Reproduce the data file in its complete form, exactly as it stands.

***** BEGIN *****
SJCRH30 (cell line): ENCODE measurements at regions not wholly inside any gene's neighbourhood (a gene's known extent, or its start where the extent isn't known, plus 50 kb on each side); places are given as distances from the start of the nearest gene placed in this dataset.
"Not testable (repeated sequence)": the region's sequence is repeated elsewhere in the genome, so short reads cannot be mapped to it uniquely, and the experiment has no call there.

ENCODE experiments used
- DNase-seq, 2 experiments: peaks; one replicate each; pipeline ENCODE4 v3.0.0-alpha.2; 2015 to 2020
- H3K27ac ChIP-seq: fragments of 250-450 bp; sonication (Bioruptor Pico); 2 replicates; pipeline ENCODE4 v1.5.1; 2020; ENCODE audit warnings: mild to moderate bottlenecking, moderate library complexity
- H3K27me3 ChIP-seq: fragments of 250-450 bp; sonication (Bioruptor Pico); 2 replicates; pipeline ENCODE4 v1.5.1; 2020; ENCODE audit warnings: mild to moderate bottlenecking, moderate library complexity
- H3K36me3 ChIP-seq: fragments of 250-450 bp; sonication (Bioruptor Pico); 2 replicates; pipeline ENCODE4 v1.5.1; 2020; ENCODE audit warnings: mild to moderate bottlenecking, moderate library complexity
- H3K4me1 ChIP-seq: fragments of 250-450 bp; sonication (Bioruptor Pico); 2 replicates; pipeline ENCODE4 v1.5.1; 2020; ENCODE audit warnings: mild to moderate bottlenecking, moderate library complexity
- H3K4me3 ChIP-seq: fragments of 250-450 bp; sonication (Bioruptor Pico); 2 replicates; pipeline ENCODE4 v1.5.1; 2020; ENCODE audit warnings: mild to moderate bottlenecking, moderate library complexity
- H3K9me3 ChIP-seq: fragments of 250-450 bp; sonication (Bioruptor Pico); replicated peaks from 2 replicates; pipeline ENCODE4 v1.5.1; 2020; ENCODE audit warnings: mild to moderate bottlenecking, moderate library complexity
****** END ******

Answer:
SJCRH30 (cell line): ENCODE measurements at regions not wholly inside any gene's neighbourhood (a gene's known extent, or its start where the extent isn't known, plus 50 kb on each side); places are given as distances from the start of the nearest gene placed in this dataset.
"Not testable (repeated sequence)": the region's sequence is repeated elsewhere in the genome, so short reads cannot be mapped to it uniquely, and the experiment has no call there.

ENCODE experiments used
- DNase-seq, 2 experiments: peaks; one replicate each; pipeline ENCODE4 v3.0.0-alpha.2; 2015 to 2020
- H3K27ac ChIP-seq: fragments of 250-450 bp; sonication (Bioruptor Pico); 2 replicates; pipeline ENCODE4 v1.5.1; 2020; ENCODE audit warnings: mild to moderate bottlenecking, moderate library complexity
- H3K27me3 ChIP-seq: fragments of 250-450 bp; sonication (Bioruptor Pico); 2 replicates; pipeline ENCODE4 v1.5.1; 2020; ENCODE audit warnings: mild to moderate bottlenecking, moderate library complexity
- H3K36me3 ChIP-seq: fragments of 250-450 bp; sonication (Bioruptor Pico); 2 replicates; pipeline ENCODE4 v1.5.1; 2020; ENCODE audit warnings: mild to moderate bottlenecking, moderate library complexity
- H3K4me1 ChIP-seq: fragments of 250-450 bp; sonication (Bioruptor Pico); 2 replicates; pipeline ENCODE4 v1.5.1; 2020; ENCODE audit warnings: mild to moderate bottlenecking, moderate library complexity
- H3K4me3 ChIP-seq: fragments of 250-450 bp; sonication (Bioruptor Pico); 2 replicates; pipeline ENCODE4 v1.5.1; 2020; ENCODE audit warnings: mild to moderate bottlenecking, moderate library complexity
- H3K9me3 ChIP-seq: fragments of 250-450 bp; sonication (Bioruptor Pico); replicated peaks from 2 replicates; pipeline ENCODE4 v1.5.1; 2020; ENCODE audit warnings: mild to moderate bottlenecking, moderate library complexity